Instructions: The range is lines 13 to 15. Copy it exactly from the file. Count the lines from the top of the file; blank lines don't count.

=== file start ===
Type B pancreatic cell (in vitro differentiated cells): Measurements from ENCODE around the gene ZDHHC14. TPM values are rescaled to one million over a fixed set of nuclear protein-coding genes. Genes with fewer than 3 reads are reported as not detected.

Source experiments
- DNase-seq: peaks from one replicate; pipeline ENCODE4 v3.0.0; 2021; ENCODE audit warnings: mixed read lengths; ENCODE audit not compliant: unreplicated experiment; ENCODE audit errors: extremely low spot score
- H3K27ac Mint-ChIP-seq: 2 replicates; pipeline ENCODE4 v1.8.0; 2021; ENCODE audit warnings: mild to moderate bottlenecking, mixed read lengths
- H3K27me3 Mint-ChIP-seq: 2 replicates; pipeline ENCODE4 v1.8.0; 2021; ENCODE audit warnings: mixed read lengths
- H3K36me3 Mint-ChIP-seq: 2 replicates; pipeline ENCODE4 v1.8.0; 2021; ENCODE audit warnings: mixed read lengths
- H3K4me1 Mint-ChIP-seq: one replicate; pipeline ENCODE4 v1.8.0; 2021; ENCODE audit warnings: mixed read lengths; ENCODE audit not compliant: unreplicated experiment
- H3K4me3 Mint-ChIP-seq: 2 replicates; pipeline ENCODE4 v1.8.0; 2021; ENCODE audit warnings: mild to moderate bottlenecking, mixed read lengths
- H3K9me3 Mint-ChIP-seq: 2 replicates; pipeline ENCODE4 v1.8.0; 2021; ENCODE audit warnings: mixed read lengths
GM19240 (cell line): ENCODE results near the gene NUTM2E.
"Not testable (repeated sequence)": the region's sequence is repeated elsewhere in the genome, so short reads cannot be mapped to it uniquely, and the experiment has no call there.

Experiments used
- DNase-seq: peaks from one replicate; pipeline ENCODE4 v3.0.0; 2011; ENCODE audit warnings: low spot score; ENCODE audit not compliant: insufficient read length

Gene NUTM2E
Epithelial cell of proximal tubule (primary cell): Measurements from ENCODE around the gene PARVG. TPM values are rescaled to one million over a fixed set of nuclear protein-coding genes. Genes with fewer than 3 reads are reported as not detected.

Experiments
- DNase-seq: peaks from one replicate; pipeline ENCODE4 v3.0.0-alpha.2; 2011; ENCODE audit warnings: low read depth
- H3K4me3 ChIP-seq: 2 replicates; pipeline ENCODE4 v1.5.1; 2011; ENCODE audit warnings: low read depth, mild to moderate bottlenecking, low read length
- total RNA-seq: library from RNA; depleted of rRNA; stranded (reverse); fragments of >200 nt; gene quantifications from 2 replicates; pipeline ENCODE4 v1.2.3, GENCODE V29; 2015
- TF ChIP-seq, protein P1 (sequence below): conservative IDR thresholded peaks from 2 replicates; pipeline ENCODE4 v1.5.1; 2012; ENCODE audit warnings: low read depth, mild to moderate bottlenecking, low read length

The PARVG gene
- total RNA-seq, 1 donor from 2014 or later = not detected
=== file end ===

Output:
- DNase-seq: peaks from one replicate; pipeline ENCODE4 v3.0.0; 2011; ENCODE audit warnings: low spot score; ENCODE audit not compliant: insufficient read length

Gene NUTM2E
Epithelial cell of proximal tubule (primary cell): Measurements from ENCODE around the gene PARVG. TPM values are rescaled to one million over a fixed set of nuclear protein-coding genes. Genes with fewer than 3 reads are reported as not detected.